Understanding the Differences Between a Revocable and an Irrevocable Trust

by Christine A. Alsop, The Elder & Disability Advocacy Firm of Christine A. Alsop, LLC

revocable vs Irrevocable trust

As people age, they become interested in protecting their family when the inevitability of death occurs. The use of Trust is a wonderful way to help protect family members when you are no longer living. But there are many different types of Trusts and there is a lot of information out there on what they can do. For instance, a trust can be used to protect your assets from Medicaid’s considertaion, save on estate taxes, or to make sure a family member who is disabled does not lose important government benefits, such as Medicaid. Before you commit to a plan, make sure you understand the differences between the two basic types of trusts: the revocable (also called “living”) trust and the irrevocable trust. These differ in how they are structured and taxed, and each offers advantages and disadvantages depending on their purpose.

Both are tools for setting assets aside and distributing them according to specific wishes and instructions. They can protect one’s property, safeguard a family’s financial future, and provide tax-saving strategies.


As the name suggests, an irrevocable trust, once established, generally cannot be canceled or revoked. The person creating the trust, sometimes called the “grantor,” transfers assets into the trust and permanently gives up all claim to them. A trustee is appointed to carry out the instructions spelled out in the trust. No changes to the terms of the trust can be made. The Trust may provide limited ways to change the Trust, for instance, by consent of the trust’s beneficiaries or if the drafter of the trust uses “trust protectors”.

In contrast, a revocable trust offers more flexibility. The grantor of a living trust still owns and controls the assets and can make changes at any time. A living trust also has a trustee, someone who would take over management of the trust if the owner is no longer capable of doing so. A revocable trust offers no protect for future asset protection; so, while it works for probate avoidance at your death, it offers little help if planning for long-term care.


Both types of trusts offer tax advantages, although these differ in keyways. An irrevocable trust is considered a separate entity and must have its own tax returns filed annually under its tax ID number. Irrevocable trusts can incur additional costs if a CPA is needed for tax preparation. Because it is a trust and not an individual, the irrevocable trust can’t qualify for the various deductions and exemptions that individuals can claim on their returns. Also, higher rates apply at lower income levels. For example, an irrevocable trust is subject to the highest federal tax rate of 37 percent if its income exceeds $12,500, a much lower ceiling than for individuals.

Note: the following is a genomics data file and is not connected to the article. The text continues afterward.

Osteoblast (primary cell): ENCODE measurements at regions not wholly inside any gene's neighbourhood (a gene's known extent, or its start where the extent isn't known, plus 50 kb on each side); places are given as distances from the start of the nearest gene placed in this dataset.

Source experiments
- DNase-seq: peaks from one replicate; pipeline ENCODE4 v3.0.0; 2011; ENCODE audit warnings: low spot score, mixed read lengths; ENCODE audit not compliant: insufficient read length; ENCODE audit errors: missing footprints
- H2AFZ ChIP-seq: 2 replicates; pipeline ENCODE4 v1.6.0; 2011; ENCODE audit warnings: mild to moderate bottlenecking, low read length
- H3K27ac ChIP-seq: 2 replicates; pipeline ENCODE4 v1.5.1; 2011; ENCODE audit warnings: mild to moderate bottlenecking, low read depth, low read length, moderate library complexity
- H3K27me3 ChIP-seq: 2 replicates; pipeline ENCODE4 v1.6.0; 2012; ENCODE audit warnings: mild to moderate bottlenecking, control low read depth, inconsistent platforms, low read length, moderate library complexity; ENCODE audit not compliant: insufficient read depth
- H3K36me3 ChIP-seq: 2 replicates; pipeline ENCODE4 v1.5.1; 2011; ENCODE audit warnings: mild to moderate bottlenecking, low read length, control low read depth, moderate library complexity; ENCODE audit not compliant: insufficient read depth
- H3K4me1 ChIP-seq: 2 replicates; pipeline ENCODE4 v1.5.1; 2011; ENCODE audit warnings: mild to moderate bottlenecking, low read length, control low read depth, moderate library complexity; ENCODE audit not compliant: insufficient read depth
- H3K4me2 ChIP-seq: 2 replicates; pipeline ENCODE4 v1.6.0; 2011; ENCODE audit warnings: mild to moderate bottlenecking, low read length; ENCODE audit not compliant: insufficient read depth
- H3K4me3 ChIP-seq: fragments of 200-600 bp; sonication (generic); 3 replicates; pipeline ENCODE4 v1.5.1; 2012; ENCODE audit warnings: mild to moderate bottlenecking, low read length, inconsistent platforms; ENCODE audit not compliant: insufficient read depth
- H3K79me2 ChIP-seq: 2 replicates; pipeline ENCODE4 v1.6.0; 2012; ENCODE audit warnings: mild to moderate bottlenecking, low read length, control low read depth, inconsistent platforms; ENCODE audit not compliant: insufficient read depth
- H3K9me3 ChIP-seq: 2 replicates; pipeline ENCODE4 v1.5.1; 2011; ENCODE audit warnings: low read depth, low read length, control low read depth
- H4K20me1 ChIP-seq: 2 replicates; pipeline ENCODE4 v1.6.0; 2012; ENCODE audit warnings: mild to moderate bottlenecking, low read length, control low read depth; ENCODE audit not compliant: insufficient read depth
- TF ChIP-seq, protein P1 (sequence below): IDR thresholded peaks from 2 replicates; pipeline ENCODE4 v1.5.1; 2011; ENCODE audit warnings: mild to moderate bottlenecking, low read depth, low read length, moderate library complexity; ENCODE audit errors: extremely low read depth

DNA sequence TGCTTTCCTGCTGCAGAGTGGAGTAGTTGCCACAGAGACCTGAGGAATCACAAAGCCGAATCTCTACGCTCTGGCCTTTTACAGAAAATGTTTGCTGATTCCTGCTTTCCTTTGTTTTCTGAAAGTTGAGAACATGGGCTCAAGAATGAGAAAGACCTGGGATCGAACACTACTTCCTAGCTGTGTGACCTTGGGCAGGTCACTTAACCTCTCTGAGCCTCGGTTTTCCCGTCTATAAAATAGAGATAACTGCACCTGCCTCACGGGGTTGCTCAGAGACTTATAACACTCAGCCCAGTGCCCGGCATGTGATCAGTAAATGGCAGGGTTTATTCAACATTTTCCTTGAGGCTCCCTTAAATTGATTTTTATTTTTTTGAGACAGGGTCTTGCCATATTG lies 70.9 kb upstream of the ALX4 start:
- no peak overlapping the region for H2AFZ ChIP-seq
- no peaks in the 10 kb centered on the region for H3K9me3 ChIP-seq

Assets within a living trust are still considered the property of the trust owner. Any income earned from this trust is filed along with the owner’s other income. Also, the assets of the trust belong to the owner’s estate and are taxed accordingly on the owner’s death. For this reason, wealthy families may choose to transfer a portion of their assets into an irrevocable trust to keep the value of their estate below federal and state exemptions, to avoid estate taxes on property above those exemptions.

Protecting Assets in the Future

One key advantage of irrevocable trusts is that their assets are protected from lawsuits and creditors and may not be considered an available asset for future Medicaid eligibility. A revocable trust offers no such protection, because it is still part of the owner’s property.

A revocable trust is an option for someone who does not need lifetime layers of protection but still wants to set up some provisions for the future. She may want to set aside assets if she becomes unable to manage her finances in the future, due to illness or old age, for example. With a living trust she controls the property while she is competent, but a trustee can take over this function should she lose this capacity.

If there are other considerations, such as Medicaid planning, estate tax planning, protection from creditors, or providing for a special need’s family member, an irrevocable trust might be the better way to go. Your planner will have the best answers for your circumstances.

Keep in mind that this is general advice only and that specific situations may be treated differently than those described in this article. It is prudent to have an attorney’s advice on how your specific situation will be handled using different types of trusts.


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